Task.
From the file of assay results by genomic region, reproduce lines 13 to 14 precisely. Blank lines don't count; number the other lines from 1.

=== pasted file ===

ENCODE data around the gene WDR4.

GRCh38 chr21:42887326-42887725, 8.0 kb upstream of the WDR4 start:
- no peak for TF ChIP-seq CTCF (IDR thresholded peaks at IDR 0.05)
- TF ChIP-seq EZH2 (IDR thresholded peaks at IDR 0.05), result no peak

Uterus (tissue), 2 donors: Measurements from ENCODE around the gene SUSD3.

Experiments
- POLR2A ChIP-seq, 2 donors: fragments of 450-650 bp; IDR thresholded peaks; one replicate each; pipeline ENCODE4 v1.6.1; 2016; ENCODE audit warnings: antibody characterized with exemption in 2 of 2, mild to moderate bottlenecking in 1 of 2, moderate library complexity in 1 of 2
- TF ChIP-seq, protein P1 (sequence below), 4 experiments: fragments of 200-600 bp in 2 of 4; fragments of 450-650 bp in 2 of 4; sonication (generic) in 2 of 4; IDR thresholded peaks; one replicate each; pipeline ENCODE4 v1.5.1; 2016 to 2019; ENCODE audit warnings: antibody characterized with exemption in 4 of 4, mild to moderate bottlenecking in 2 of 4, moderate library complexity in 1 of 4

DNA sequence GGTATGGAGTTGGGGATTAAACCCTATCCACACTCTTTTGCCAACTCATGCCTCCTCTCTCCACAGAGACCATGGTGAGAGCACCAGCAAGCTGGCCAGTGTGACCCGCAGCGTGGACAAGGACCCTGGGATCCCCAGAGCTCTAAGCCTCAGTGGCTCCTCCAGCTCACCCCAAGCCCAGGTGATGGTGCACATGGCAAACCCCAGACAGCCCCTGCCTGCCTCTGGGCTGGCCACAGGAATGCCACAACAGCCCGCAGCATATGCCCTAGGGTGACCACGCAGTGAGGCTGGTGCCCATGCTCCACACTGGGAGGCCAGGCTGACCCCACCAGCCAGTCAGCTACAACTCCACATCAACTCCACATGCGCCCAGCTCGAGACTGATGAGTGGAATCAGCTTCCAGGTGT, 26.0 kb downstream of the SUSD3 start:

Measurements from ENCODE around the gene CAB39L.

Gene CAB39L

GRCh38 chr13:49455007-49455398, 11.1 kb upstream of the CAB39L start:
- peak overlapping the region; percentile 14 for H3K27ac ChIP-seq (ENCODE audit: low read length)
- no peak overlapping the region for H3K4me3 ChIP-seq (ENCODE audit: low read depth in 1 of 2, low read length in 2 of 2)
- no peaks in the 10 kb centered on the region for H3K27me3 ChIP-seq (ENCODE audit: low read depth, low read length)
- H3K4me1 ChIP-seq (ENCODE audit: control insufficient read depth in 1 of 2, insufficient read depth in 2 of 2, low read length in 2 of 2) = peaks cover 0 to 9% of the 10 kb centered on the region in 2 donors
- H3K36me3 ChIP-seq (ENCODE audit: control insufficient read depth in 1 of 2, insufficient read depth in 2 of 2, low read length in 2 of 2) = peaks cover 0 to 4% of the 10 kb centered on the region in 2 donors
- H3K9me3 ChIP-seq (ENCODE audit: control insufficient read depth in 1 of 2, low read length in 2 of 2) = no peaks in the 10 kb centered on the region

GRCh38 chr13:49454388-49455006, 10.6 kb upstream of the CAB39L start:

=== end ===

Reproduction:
- peak overlapping the region; percentile 14 for H3K27ac ChIP-seq (ENCODE audit: low read length)
- no peak overlapping the region for H3K4me3 ChIP-seq (ENCODE audit: low read depth in 1 of 2, low read length in 2 of 2)